“Legitimately creepy…Recommended for fans of historical fiction with a bite, like that of Alma Katsu.”
— Booklist on The Residence
Check out the full review here:
It’s long been said that the White House is haunted.
The Residence is a novel about how it came to be. I’m especially excited about this one so here’s a reminder that it’s on the way…
I’ve been asked a few times recently where the idea to write a White House ghost story based on true events came from. So I figured I’d share the origins of the novel here in case you were curious.
I’d never heard of President Franklin Pierce. Why would I have? A one-term administration. A leader whose inaction set the course toward civil war. A slice of American history that even historians haven’t bothered with much.
What drew me to write The Residence wasn’t the history, nor was it setting a ghost story in the most famous house in the world. It was the mystery of a marriage.
I came to Franklin by way of Jane, whom I found by accident at the bottom of an internet rabbit hole. On the surface, her profile was the opposite of more celebrated or charming First Ladies. Jane Pierce wanted only to be a wife and mother in small town New Hampshire, yet fate kept pulling her and her husband to seats of greater power. Along the way, she lost all three of her children, the last of whom, Bennie, was the sole fatality in a bizarre train accident that occurred just weeks prior to Franklin’s inauguration. Forced to reside in a palace of grief, she hid on the second floor of the White House and wrote letters to Bennie, pleading for the boy’s return. According to her, he did.
The lore around Jane (dubbed “the phantom of the White House” by the press) includes seances, eccentric behavior, a life of unimaginably cursed luck. So why did the handsome Franklin Pierce choose her in the first place? How did they endure such tragic loss and yet remained devoted to each other both during their years in Washington and after? Why did Franklin refuse to swear his oath on a bible?
Ghost stories are as much about those who witness the supernatural as the spectres themselves. How do spirits – and demons – choose the ones they possess? The Residence is the story of a couple struggling with enormous loss while not being permitted to grieve. It’s also about a secret. A resistance to an ancient darkness that followed them inside the only haunted house whose inhabitants are forbidden to leave.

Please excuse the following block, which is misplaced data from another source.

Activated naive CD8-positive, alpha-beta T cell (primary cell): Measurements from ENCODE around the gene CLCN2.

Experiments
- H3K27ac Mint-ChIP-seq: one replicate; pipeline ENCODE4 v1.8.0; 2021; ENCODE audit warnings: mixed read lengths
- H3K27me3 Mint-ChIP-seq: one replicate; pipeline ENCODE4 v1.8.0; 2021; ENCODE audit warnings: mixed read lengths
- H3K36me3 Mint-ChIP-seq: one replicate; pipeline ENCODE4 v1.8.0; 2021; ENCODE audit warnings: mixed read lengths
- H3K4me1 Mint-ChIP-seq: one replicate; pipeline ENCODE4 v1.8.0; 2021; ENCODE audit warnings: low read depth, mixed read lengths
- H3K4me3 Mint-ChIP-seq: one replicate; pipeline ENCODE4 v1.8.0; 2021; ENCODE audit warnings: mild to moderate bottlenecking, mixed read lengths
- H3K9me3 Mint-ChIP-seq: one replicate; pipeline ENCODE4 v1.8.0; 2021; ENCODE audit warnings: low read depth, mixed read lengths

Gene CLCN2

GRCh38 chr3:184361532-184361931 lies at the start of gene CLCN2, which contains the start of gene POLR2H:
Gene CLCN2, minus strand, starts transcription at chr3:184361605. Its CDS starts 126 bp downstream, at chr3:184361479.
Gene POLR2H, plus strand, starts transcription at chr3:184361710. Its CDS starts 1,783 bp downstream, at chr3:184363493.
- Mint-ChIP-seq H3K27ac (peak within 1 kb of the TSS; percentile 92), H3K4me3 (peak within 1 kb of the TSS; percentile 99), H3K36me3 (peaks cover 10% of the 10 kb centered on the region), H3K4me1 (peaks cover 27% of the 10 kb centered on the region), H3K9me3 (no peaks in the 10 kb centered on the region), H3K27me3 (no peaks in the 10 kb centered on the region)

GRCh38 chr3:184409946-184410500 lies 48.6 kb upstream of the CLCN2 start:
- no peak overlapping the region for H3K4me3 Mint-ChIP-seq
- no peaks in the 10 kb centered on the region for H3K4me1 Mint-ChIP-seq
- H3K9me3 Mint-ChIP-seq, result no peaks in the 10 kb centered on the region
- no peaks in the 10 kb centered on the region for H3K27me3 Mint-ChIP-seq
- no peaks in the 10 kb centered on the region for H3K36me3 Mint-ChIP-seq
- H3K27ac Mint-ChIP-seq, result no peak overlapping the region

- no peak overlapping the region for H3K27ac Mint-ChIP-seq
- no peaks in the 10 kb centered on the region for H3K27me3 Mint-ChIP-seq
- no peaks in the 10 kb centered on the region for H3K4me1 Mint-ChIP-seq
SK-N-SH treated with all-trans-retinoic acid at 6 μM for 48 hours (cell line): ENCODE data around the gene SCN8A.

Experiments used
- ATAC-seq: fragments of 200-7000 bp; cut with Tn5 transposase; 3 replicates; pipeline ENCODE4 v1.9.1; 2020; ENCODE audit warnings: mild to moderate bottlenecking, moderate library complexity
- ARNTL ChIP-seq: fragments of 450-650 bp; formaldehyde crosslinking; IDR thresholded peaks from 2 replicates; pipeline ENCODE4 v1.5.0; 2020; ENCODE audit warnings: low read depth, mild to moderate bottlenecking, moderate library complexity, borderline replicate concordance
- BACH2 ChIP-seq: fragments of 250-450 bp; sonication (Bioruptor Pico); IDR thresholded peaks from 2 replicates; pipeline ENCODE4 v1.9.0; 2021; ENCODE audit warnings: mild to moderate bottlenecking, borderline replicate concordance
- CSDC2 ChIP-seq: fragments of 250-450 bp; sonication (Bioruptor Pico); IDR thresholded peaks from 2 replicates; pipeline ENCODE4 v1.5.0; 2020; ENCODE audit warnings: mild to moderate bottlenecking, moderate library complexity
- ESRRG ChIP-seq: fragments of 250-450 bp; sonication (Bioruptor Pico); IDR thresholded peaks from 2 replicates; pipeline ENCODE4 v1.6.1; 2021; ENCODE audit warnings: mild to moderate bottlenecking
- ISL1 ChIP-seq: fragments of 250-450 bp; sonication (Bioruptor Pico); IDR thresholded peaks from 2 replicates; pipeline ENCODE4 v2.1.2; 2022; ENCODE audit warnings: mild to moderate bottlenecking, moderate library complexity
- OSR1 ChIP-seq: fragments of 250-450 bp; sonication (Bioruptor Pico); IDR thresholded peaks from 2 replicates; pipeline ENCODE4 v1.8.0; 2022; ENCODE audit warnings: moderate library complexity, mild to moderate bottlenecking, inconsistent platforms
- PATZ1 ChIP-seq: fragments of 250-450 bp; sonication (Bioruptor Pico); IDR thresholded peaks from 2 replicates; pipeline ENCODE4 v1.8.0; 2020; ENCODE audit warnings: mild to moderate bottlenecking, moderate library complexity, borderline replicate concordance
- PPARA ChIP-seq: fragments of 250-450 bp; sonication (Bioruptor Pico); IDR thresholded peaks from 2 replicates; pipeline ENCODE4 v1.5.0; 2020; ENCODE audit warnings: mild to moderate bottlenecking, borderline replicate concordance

Okay, so it’s already on the internets which means there’s not much of a ta-da! factor here, but nevertheless wanted to share the cover design of my new novel, The Residence.
Coming September 1 with Simon & Schuster Canada and Gallery Books/Skybound in the US.
Much more news of all types to come.
I GOT SOME NEWS!
My forthcoming novel, The Residence, a ghost story based on true events set in the White House, is being developed as a hybrid documentary-fiction series for TV with Robert Kirkman’s (The Walking Dead) company Skybound Entertainment and RadicalMedia.
Story in The Hollywood Reporter here:
I have a new novel coming in September. It’s called The Residence.
The Residence is a ghost story set in the Pierce Administration’s White House of the 1850s and is based on true events and correspondence. It’s a supernatural thriller that explores the extraordinary marriage between President Franklin Pierce and First Lady Jane Pierce and the personal/spiritual failings in the lead-up to the Civil War – all in the only haunted house its residents are not permitted to leave.
The Residence will be published by Simon & Schuster (Skybound/Gallery) in the US, Simon & Schuster Canada, and Simon & Schuster UK in the English-speaking world.
More news soon!
Delighted that PopMatters picked The Homecoming as one of the Best Books of 2019!!
I’m doubly delighted because the review was written by Scott Poole, an amazing writer in his own right (Wasteland) and the leading American scholar on horror.
“Pyper has a gift for creating infinitely complex characters. We really do end up caring about these people and caught up in the mystery of what is happening to them. I think its important that any book that deals with dark themes like this, fiction or otherwise, make the death of its subjects matter and few do this as well as Pyper. I recommend this book to fans of both psychological thrillers and horror.”
— Scott Poole on The Homecoming
So excited to announce that A Criatura, the Portuguese translation in Brazil, will be published in January.
My Brazilian publisher, DarkSide Books has brought my novels to a new and enthusiastic audience and I’m very grateful to them for their passion and artistry they bring to their gorgeous, always interesting designs. A Criatura is no exception.